Wednesday, July 29, 2009

From Fire to Freedom

Sometimes a severe trial by fire prepares one for an even more demanding crucible.

Thirty-two years ago today, the USS Forrestal, the lead ship in the Forrestal class of true "supercarriers," and named for James Forrestal, Secretary of the Navy during the Second World War, was on "Yankee Station" in the Gulf of Tonkin off the coast of North Vietnam conducting strike operations against communist targets. Just before 1100, as Forrestal's embarked air wing was preparing to launch the second strike of the day, a disastrous chain of events began to unfold that would involve the carrier's crew in a fiery fight for the very life of their ship.

On the crowded stern half of Forrestal's flight deck a score of strike aircraft were fueled and armed and preparing for taxi to the catapults on the forward half of the flight deck. One of the aircraft parked on the starboard side of the flight deck, a two-seat F-4B Phantom II, was armed with a pod of air-to-ground Zuni rockets. As the aircraft switched from external to internal power, an electrical surge inexplicably caused one of the rocket motors to ignite. The rocket shot across the flight deck and into the aircraft parked along the port edge of the deck. The rocket hit and ignited an underwing fuel tank on a single-seat A-4E Skyhawk. As firefighting teams rapidly responded to the fire, fuel tanks on adjacent aircraft overheated and ruptured, adding their fuel the fire. As the pilot of the stricken plane scrambled out of the cockpit and leaped to the deck, one of the bombs slung externally under the aircraft "cooked off" in the intense heat of the fuel fire and exploded. The pilot, and most of the firefighting crew, were killed in that explosion. As other bombs cooked off, pilots of adjacent aircraft also abandoned their cockpits. One, Lieutenant John S. McCain III, rather than climb down onto and then off the wing of his jet (which would have led him into the middle of the growing conflagration), climbed out onto the nose of his plane and jumped clear. While helping another pilot escape, McCain was hit by shrapnel from an exploding bomb but managed to get away from the exploding inferno with his life. It was a miraculous escape, by any estimation.

The fire on Forrestal got much worse before it was gotten under control. With most of the first line firefighters killed in the initial blasts and much of their specialized firefighting equipment destroyed, the remainder of the crew responded with improvisation that in some cases actually aggravated the situation--such as when seawater pumped onto the fire washed away the foam fire retardant initially sprayed on the deck and carried burning fuel below decks. By the time the fire was out, 134 men were dead and scores more grievously burned.

John McCain could have gone with the Forrestal back to Norfolk where months of extensive repairs were required. Instead, McCain and others volunteered to transfer to the air wing on another carrier, USS Oriskany, also conducting strike operations against the North Vietnamese. Almost three months to the day, October 26, 1967, since his escape from the fiery maelstrom on Forrestal's flight deck, McCain was shot down over Hanoi. Severely injured in his ejection and subsequent capture, the North Vietnamese initially refused him treatment and expected him to die. When they realized who McCain was, the grandson and son of admirals, they reluctantly tended to his wounds on the assumption that some propaganda advantage might be gained. When his father assumed command of Pacific Command and the war effort in 1968, the North Vietnamese offered to release McCain as a "humanitarian gesture." McCain recognized this devious ploy for what it was, and refused repatriation until all of the POWs shot down before him were released. The communists of course refused this and McCain would languish in agony from his wounds and frequent torture until all of the POWs were released in 1973.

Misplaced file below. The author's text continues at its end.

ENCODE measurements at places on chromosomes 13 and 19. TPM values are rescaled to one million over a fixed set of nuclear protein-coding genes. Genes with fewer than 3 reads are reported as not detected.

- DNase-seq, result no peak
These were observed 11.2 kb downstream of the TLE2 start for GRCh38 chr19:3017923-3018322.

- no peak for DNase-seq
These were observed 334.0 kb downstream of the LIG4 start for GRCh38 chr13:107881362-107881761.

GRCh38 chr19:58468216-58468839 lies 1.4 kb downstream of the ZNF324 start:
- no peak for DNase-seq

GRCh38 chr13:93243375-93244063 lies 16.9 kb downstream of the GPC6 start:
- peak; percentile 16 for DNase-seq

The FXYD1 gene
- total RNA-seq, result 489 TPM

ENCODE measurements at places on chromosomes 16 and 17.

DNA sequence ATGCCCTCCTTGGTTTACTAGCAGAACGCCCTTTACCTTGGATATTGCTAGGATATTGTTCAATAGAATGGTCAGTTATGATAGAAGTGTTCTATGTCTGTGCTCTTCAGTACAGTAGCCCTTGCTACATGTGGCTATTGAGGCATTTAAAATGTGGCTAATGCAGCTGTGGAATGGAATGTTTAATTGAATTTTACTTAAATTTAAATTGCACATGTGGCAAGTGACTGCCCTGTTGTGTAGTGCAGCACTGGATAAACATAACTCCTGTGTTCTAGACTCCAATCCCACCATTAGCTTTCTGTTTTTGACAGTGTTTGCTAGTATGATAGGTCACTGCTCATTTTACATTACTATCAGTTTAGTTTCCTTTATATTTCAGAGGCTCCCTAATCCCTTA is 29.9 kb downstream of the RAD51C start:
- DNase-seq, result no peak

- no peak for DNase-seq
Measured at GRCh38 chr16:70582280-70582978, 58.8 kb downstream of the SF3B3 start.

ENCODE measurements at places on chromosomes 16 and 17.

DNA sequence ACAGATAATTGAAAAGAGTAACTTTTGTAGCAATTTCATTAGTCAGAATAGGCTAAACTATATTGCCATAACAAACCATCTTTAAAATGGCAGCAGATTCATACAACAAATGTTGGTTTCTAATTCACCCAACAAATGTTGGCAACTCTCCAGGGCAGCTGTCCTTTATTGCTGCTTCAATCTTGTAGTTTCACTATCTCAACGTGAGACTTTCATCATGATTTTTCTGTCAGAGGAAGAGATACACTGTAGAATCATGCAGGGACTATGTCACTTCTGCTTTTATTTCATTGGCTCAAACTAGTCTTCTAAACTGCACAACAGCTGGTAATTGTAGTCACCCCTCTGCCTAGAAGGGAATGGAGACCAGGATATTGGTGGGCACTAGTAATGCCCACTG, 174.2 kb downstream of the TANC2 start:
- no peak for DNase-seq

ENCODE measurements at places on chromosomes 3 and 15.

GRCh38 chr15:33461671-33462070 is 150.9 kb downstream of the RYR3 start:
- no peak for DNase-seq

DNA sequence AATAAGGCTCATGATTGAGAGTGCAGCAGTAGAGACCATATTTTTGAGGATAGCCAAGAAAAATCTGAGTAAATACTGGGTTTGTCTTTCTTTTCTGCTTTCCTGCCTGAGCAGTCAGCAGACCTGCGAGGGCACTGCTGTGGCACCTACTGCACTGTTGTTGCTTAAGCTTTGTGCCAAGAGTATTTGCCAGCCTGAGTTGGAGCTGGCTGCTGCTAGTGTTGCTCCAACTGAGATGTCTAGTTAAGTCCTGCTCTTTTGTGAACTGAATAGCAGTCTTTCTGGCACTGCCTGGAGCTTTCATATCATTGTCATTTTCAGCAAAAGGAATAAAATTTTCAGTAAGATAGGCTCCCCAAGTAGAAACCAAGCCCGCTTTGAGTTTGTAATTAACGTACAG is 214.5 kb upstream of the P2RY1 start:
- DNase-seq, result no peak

In the summer of 1977, the Colonel was experiencing the not-so desperate, yet grueling non-the-less, crucible of Officer's Candidate School at Quantico, Virginia. Sometime in July of that year--the date escapes the few remaining cognitive cells lying fallow in the recesses of my brain housing group, but had to be near the tenth anniversary of the Forrestal tragedy--then Commander McCain, still on active duty, was invited to speak to our class. I don't remember many of the details of the hour he spent on stage in front of the 250 of us seeking to follow in his patriotic footsteps. I was impressed, however. Not much else from that sweltering summer on the banks of the Chopawamsic remains as indelibly marked in my consciousness as the humble seriousness of the man who quietly recounted, not so much his heroics, but the heroics of the others who shared the incredible privation of imprisonment at the hands of the communist Vietnamese sadists. There was no empty sloganeering--just a plain spoken recounting of men enduring a crucible their civilian contemporaries safely back at home could not conceivably comprehend nor appreciate.

The man is no saint. But he is an American hero, from a generation that shamefully produced too few. He and his comrades sacrificed their very freedom so that the rest of us could enjoy ours. And now he is enjoying the freedom only a fiery trial can peacefully provide.

The Colonel has a sneaking suspicion that the Senator may be almost relieved not to be imprisoned by the office he sought last year.
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